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@wolfgang-huber-3550
Last seen 11 weeks ago
EMBL European Molecular Biology Laborat…
Dear Yanju, you can calculate the log-ratios for each array, and then normalize the log-ratios between arrays by assuming that the majority of these have negligible changes (e.g. quantile normalization or just scaling). That should still be a viable assumption in your case. Afais there is no simple answer on how this compares with Jenny's proposition (i.e. how to judge what is "best"), but you can do an evaluation of the bottom-line result using alternative preprocessing strategies and see where you get best results. You might also want to try to get your biologists talk to you already before doing the experiments, on the experimental design. Best wishes Wolfgang ------------------------------------------------------------------ Wolfgang Huber EBI/EMBL Cambridge UK http://www.ebi.ac.uk/huber > Dear all, > > I have got a microarray dataset derived from common reference design. > The common reference is gemoic DNA. In normal normalization, we assume > that large fraction of genes is not differently expressed, then the > adjustment strategies are used to let the log-ratios have a median(mean) > of 0. But in my case, every spot would have the same observed signal in > the genomic channel while the signals in the cDNA channel vary greatly. > Therefore, the strategies that i just mentioned are not suitable. I was > wondering how to normalize this kinds of data? Is that any packages or > functions existed already? Expecting your reply. > > Regards, > Yanju >
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Jenny Drnevich ★ 2.2k
@jenny-drnevich-382
Last seen 7.1 years ago
Hi Yanju, Two suggestions - 1) The code I gave you before was written as if your reference was in the green (Cy3) channel. However, based on the results of your 'modelMatrix(targets, ref="gDNA")' command, your reference is in the red (Cy5) channel. Therefore, you would have to reverse some of the commands where appropriate (e.g., use method "Rquantile" and replace M values with G values). 2) Find a local statistician to consult about the analysis, because it appears you have a 2 x 7 factorial design (2 strains and 7 timepoints = 14 treatment groups total). There are variety of ways to analyze this experimental design, depending on what all you want to know from the data. If you really only wanted to know which genes were different between mu & wt at each time point independently, then you could analyze the arrays from each time point separately. However, there is so much more information to be gained from this data set, which is why I suggest you consult a local statistician. Best of luck, Jenny At 10:54 AM 11/21/2006, yanju wrote: >Hello Jenny, > >I adapted my code according to your suggestion. Then at some time points, >the results showed that the most differently expressed genes are markers. >This is every werld. > >And It doesnt matter if I change -1 in the design matrix to 1 (my method: >new design matrix=old design matrix* -1, old design matrix was derived >from modelMatrix function) or not. I mean this didnt effect my results. > >Since I could not figure it out, I paste my code here. Hope you could tell >me what's wrong with my program. Basic information of the data: >Two-channle array, 7 time points from 16-72h, at each time point there are >some repelicants. Aim is to detect the different expressed genes at each >time points. > > From the very begin of the code: > >targets<-readTargets("target_new_16_72.txt") >rg<-read.maimages(targets, source="genepix",wt.fun=wtflags(0.1)) > # read targets and genepix files > >rgc<-backgroundCorrect(rg, method="half") > # bacground correction > >MA.Gquant<-normalizeBetweenArrays(rgc, method="Gquantile") >RG.Gquant<-RG.MA(MA.Gquant) >MA.fake<-MA.Gquant >MA.fake$M<-log2(RG.Gquant$R) > #normalization > >design<-modelMatrix(targets, ref="gDNA") >design_revise<-design*-1 > #design was similar like follows. > # wt16 wt20 wt24 > #[1,] -1 0 0 > #[2,] 0 -1 0 > #[3,] 0 0 -1 > #Then it was multiply by -1 to have the positive value. > > > fit<-lmFit(MA.fake,design_revise) > cont.matrix<-makeContrasts(MUvsWT16=mu16-wt16, > MUvsWT20=mu20-wt20, > MUvsWT24=mu24-wt24, MUvsWT36=mu36-wt36, > MUvsWT48=mu48-wt48, > MUvsWT60=mu60-wt60, MUvsWT72=mu72-wt72,levels=design_revise) > fit2<-contrasts.fit(fit,cont.matrix) > fit2<-eBayes(fit2) > #fit the data to linear model and Bayes statistical summary > >result20<-topTable(fit2,coef=2, number=20,adjust="BH") > #detecting the top20 differently expressed genes at time point20. > #But as I said, most of the top20 were markers or the "no spot" > >Hope you could help me figure out the problems. I really appreciate your >help. Thanks. > >Regards, >Yanju > > Jenny Drnevich, Ph.D. Functional Genomics Bioinformatics Specialist W.M. Keck Center for Comparative and Functional Genomics Roy J. Carver Biotechnology Center University of Illinois, Urbana-Champaign 330 ERML 1201 W. Gregory Dr. Urbana, IL 61801 USA ph: 217-244-7355 fax: 217-265-5066 e-mail: drnevich at uiuc.edu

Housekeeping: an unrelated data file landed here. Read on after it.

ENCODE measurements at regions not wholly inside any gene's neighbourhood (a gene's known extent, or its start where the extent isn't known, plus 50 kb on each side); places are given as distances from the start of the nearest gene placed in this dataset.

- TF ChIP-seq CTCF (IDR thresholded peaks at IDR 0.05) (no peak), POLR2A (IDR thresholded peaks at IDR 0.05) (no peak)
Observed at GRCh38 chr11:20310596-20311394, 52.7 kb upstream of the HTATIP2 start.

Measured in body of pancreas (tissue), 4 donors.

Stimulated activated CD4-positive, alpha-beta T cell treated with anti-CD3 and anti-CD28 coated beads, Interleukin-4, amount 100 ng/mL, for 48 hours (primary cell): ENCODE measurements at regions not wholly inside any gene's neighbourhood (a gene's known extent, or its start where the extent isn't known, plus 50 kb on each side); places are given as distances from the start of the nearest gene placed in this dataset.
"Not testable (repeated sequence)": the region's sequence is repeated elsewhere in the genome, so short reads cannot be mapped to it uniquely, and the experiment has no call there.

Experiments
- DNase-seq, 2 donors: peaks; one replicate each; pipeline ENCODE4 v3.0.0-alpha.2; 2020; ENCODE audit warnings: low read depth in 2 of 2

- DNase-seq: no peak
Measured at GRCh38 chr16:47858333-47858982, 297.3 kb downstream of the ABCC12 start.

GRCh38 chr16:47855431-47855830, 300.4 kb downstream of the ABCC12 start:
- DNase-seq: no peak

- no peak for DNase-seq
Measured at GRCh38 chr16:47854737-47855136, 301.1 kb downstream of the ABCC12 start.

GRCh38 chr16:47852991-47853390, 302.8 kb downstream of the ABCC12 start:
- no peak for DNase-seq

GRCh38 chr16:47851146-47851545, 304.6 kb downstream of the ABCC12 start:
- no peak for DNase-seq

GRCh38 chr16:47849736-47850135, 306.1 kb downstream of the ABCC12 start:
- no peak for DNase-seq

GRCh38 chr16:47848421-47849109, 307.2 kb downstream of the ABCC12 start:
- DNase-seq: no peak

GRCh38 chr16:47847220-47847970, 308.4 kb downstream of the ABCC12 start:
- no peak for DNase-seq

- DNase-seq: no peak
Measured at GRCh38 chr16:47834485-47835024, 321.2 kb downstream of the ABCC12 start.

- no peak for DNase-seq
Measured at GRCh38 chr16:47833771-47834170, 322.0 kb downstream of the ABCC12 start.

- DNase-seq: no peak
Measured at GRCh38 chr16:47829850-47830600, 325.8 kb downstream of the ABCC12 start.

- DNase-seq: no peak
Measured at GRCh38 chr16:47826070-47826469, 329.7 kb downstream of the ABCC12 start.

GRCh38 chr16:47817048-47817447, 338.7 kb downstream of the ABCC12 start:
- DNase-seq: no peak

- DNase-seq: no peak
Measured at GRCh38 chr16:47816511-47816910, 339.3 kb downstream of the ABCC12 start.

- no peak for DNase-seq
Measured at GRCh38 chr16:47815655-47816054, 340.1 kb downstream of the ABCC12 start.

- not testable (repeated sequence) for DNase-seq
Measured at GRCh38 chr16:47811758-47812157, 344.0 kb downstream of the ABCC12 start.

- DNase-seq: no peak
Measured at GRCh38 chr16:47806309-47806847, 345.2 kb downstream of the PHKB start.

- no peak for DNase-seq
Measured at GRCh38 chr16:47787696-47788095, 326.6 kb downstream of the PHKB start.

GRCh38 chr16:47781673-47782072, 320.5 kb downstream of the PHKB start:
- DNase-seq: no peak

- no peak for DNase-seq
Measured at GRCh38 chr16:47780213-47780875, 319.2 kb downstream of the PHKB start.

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Hello Jenny, I also realized the first problem you mentioned after I sent the email to you. After I change it, the results seems better, not very much markers appeared in the list. Thank you very much for your suggestion during these two days. I think for the time being, my questions have been settled. Have a nice day, Yanju Jenny Drnevich wrote: > Hi Yanju, > > Two suggestions - 1) The code I gave you before was written as if your > reference was in the green (Cy3) channel. However, based on the > results of your 'modelMatrix(targets, ref="gDNA")' command, your > reference is in the red (Cy5) channel. Therefore, you would have to > reverse some of the commands where appropriate (e.g., use method > "Rquantile" and replace M values with G values). > > 2) Find a local statistician to consult about the analysis, because it > appears you have a 2 x 7 factorial design (2 strains and 7 timepoints > = 14 treatment groups total). There are variety of ways to analyze > this experimental design, depending on what all you want to know from > the data. If you really only wanted to know which genes were different > between mu & wt at each time point independently, then you could > analyze the arrays from each time point separately. However, there is > so much more information to be gained from this data set, which is why > I suggest you consult a local statistician. > > Best of luck, > Jenny > > At 10:54 AM 11/21/2006, yanju wrote: > >> Hello Jenny, >> >> I adapted my code according to your suggestion. Then at some time >> points, the results showed that the most differently expressed genes >> are markers. This is every werld. >> >> And It doesnt matter if I change -1 in the design matrix to 1 (my >> method: new design matrix=old design matrix* -1, old design matrix >> was derived from modelMatrix function) or not. I mean this didnt >> effect my results. >> >> Since I could not figure it out, I paste my code here. Hope you could >> tell me what's wrong with my program. Basic information of the data: >> Two-channle array, 7 time points from 16-72h, at each time point >> there are some repelicants. Aim is to detect the different expressed >> genes at each time points. >> >> From the very begin of the code: >> >> targets<-readTargets("target_new_16_72.txt") >> rg<-read.maimages(targets, source="genepix",wt.fun=wtflags(0.1)) >> # read targets and genepix files >> >> rgc<-backgroundCorrect(rg, method="half") >> # bacground correction >> >> MA.Gquant<-normalizeBetweenArrays(rgc, method="Gquantile") >> RG.Gquant<-RG.MA(MA.Gquant) >> MA.fake<-MA.Gquant >> MA.fake$M<-log2(RG.Gquant$R) >> #normalization >> >> design<-modelMatrix(targets, ref="gDNA") >> design_revise<-design*-1 >> #design was similar like follows. >> # wt16 wt20 wt24 >> #[1,] -1 0 0 >> #[2,] 0 -1 0 >> #[3,] 0 0 -1 >> #Then it was multiply by -1 to have the positive value. >> >> >> fit<-lmFit(MA.fake,design_revise) >> cont.matrix<-makeContrasts(MUvsWT16=mu16-wt16, MUvsWT20=mu20-wt20, >> MUvsWT24=mu24-wt24, MUvsWT36=mu36-wt36, MUvsWT48=mu48-wt48, >> MUvsWT60=mu60-wt60, MUvsWT72=mu72-wt72,levels=design_revise) >> fit2<-contrasts.fit(fit,cont.matrix) >> fit2<-eBayes(fit2) >> #fit the data to linear model and Bayes statistical summary >> >> result20<-topTable(fit2,coef=2, number=20,adjust="BH") >> #detecting the top20 differently expressed genes at time point20. >> #But as I said, most of the top20 were markers or the "no spot" >> >> Hope you could help me figure out the problems. I really appreciate >> your help. Thanks. >> >> Regards, >> Yanju >> >> > > Jenny Drnevich, Ph.D. > > Functional Genomics Bioinformatics Specialist > W.M. Keck Center for Comparative and Functional Genomics > Roy J. Carver Biotechnology Center > University of Illinois, Urbana-Champaign > > 330 ERML > 1201 W. Gregory Dr. > Urbana, IL 61801 > USA > > ph: 217-244-7355 > fax: 217-265-5066 > e-mail: drnevich at uiuc.edu